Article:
We imagine our community without intimate partner abuse. And believe you want this too. Until the violence ends, we commit to nurture lives harmed.
Few renovations were necessary in 2005 when we moved to the 17,000 square-foot facility previously occupied by Bellewood Presbyterian Home for Children in rural Fayette County. After more than a decade of providing services from the shelter, additional capacity and improved space were desperately necessary to meet the changing needs of intimate partner abuse survivors in our community.
The vision for our shelter renovation began three years ago during a shelter visit with staff from EOP Architects, the Lexington-based firm known for the Kentucky International Convention Center Renovation and Rupp Arena Reinvention. With their guidance and professional support, a plan began to take shape.
Discussions were informed by Building Dignity, a best-practice guide to design domestic violence shelters. Our conversations explored how use of the facility influences policies and practices, what survivors and their children find challenging about the structure, and how the building could support our mission more effectively.
The following solutions were identified to improve the shelter facility and experience:
- Increase shelter capacity by 10 beds.
- Improve safety at shelter lobby entrances.
- Improve use of shared spaces in the facility.
- Maximize efficiency of staff work spaces.
Estimates for the renovation totaled $525,000. Request for support was submitted to LFUCG Grants and Special Programs. Following competitive review and public hearings, we received notification of $420,000 in Community Development Block Grant (CDBG) Program funding. The construction contract was awarded to Elaine Allen LLC, a Lexington-based construction management firm.
Construction began in January 2019. Early project efforts focused on the west and east wings of the facility, where survivor bedrooms are located. Renovation continued throughout the spring to address safety and use of the shelter’s shared spaces, including the crisis office, lobby, accessible shelter bedroom, children’s play area, and large support group and meeting room.
Although early efforts secured much of the funding required, approximately $100,000 was needed to fully realize project plans. The Progress & Possibility campaign was created to help meet this gap.
Today, your gift will support the care and maintenance of our renovated spaces for years to come. And remind survivors that our community cares about their well-being.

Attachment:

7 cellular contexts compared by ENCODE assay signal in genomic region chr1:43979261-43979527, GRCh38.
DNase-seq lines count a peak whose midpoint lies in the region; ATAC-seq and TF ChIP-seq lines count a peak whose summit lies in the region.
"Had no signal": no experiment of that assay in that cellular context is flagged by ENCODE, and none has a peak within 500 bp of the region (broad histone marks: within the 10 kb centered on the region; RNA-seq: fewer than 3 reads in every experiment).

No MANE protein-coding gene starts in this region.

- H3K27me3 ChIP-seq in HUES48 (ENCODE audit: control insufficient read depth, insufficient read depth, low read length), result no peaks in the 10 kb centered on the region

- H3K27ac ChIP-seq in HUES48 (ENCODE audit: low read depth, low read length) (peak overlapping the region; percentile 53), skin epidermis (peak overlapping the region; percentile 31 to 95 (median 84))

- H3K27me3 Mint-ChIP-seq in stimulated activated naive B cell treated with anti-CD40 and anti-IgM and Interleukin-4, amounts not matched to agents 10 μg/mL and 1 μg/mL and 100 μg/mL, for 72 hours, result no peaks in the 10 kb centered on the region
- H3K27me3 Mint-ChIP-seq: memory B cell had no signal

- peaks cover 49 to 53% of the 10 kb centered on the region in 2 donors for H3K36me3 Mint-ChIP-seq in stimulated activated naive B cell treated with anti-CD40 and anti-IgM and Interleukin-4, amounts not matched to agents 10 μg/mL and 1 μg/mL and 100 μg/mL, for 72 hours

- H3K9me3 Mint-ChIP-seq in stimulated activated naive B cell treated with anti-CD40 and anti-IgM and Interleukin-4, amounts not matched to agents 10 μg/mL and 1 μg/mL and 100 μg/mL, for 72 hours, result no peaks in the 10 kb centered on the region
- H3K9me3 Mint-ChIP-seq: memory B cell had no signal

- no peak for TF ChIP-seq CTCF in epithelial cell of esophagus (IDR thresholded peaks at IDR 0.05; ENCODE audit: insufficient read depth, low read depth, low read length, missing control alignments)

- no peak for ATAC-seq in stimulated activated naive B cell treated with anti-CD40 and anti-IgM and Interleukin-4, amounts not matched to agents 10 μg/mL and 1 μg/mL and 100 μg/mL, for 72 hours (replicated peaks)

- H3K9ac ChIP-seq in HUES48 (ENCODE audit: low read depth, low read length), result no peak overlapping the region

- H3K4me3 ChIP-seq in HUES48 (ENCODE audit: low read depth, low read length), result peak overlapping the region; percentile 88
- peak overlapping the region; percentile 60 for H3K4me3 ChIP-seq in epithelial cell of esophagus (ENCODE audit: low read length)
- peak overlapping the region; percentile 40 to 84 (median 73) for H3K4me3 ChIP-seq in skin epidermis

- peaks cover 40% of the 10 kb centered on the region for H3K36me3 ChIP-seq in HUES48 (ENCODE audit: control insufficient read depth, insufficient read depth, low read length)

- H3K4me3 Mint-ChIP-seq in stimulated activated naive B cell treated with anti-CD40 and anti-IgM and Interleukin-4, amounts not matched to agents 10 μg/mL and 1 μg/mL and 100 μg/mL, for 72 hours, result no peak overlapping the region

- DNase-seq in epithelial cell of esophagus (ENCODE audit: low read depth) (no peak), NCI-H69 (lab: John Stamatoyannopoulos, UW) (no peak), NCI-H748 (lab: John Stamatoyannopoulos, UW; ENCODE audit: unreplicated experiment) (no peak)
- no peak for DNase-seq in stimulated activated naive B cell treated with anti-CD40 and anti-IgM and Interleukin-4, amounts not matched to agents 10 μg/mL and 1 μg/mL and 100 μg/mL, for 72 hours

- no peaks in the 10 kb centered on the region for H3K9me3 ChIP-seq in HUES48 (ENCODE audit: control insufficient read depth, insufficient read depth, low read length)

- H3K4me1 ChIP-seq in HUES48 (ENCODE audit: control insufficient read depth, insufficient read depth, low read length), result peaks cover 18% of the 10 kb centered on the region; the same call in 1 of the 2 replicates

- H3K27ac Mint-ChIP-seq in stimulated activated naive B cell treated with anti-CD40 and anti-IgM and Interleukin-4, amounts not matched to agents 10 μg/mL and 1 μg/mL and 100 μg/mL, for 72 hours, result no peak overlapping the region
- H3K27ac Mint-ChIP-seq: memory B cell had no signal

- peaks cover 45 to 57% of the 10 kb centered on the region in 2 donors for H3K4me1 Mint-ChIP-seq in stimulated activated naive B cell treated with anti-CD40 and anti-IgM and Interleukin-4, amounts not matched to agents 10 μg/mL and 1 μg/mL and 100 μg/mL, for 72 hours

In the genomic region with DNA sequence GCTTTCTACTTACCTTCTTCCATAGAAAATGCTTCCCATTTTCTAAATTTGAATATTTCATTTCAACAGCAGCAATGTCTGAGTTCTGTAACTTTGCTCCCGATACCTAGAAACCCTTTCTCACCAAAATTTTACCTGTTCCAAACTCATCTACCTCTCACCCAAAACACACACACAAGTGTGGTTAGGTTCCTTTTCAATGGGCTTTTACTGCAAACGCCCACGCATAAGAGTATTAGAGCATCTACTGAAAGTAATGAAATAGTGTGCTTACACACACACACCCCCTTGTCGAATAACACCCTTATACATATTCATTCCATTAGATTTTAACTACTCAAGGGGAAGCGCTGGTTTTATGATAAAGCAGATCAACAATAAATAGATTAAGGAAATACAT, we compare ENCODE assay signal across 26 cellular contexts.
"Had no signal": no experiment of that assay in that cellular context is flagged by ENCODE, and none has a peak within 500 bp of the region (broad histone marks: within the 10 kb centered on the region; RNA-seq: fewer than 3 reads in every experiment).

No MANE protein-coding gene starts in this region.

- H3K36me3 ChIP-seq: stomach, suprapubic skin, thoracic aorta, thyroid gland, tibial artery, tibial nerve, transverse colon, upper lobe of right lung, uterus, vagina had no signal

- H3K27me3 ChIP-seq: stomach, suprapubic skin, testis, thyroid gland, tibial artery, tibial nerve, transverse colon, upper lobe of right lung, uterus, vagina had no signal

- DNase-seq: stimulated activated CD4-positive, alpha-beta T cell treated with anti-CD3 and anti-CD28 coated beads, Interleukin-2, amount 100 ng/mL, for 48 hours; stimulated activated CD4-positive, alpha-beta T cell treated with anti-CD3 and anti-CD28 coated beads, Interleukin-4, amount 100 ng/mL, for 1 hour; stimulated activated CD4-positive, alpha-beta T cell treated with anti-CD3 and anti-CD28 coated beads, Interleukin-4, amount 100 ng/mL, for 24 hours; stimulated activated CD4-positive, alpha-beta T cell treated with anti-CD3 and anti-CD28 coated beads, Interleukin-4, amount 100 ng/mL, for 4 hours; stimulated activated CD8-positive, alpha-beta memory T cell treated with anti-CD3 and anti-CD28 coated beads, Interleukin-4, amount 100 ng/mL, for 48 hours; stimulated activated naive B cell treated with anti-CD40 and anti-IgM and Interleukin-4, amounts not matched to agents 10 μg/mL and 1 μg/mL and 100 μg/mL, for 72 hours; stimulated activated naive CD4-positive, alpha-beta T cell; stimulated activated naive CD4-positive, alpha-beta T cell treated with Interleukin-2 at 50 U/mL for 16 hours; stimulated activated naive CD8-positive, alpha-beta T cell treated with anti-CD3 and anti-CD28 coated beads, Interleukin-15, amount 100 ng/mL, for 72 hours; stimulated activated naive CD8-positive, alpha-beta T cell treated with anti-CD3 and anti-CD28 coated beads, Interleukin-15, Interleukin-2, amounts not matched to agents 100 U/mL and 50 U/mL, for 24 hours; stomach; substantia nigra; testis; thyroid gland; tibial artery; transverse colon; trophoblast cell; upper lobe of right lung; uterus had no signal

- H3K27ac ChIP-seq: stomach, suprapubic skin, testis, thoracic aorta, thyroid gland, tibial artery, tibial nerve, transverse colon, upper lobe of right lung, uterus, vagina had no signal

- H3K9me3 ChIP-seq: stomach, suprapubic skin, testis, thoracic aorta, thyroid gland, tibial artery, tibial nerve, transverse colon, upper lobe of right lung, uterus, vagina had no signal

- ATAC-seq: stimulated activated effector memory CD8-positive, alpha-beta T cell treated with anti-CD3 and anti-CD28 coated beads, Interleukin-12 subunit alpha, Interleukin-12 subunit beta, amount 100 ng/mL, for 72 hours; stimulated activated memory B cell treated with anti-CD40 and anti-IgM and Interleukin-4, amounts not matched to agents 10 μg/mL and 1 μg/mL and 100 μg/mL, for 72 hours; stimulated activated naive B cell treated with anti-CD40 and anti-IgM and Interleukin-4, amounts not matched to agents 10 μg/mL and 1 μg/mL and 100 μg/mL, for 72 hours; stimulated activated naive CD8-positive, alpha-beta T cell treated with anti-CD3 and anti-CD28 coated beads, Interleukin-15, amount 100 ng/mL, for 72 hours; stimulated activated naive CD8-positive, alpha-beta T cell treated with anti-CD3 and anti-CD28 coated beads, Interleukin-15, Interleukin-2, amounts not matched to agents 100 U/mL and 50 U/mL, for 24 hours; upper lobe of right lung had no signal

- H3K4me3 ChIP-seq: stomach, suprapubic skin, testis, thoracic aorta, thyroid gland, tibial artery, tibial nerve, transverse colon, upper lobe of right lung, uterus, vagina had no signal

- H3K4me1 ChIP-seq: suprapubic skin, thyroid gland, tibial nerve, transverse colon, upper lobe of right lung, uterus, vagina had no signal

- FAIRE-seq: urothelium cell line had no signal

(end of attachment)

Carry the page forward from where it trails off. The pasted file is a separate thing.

For 20-year duration with gift or pledge:
Large Support Group & Conference Room, $25,000(funded)
- Main Lobby Area, $20,000
- Dining Room, $15,000
- Children’s Play Room, $10,000 (funded)
- Support Group Room, $10,000 (funded)
- Living Rooms (2 available), $7,500
Include care and upkeep over five years, fulfilled by gift or pledge with first option to renew:
- Bedroom with four beds (3 of 5 available), $5,000
- Accessible bedroom and bath (1 available), $3,000 (adopted)
- Bedroom with two beds (3 of 10 available), $2,500
A CHAIR AT THE TABLE
A Chair at the Table in our Large Support Group and Conference Room makes a meaningful recognition for retired social servants, charitable family members, and individuals harmed by intimate partner abuse. Inspired by words from Midy Aponte and Shirley Chislom. Each chair at the table will be commemorated with installation honoring donor and namesake.
- Chair (11 of 16 available), $1,000
“That night when I heard the lock on the door click for the last time, I made up my mind. No one else was ever going to control me like that again.”
“He had cameras on me 24/7. Even though he said it was for home security, he would yell at me through the thing. He had cube trackers on the keys, so he always knew where I was.”
Although Victoria worked outside the home, she was never able to save money because her abuser took the majority of her paycheck. She longed for independence but knew there would be consequences if she pushed back.
“There was always a lock and key in the closet. I knew if we were ever to get into an argument he would lock me out of our house.”
Victoria found healing at the emergency shelter. She met with her family advocates and attended support groups every day. While her safety concerns and legal matters were being addressed, she began to participate in nature-based healing activities.
“On my first day on the farm, I knew it was going to be very interesting. It is not easy work. It was hot and humid and there were bugs, but that’s nature. That’s also what really helped me center myself.”
The stipend Victoria earned helping on the farm paid for gas to and from her part-time job in a nearby town. Being able to keep her job while living in shelter made the transition to independence much quicker than she expected.
“I’ve connected in ways that I’ve always been curious about. You have to be open to the experience, but hard work never hurt anyone.”
Preparing for Possibility
With the support of our housing advocates, Victoria is preparing to move into her own apartment really soon.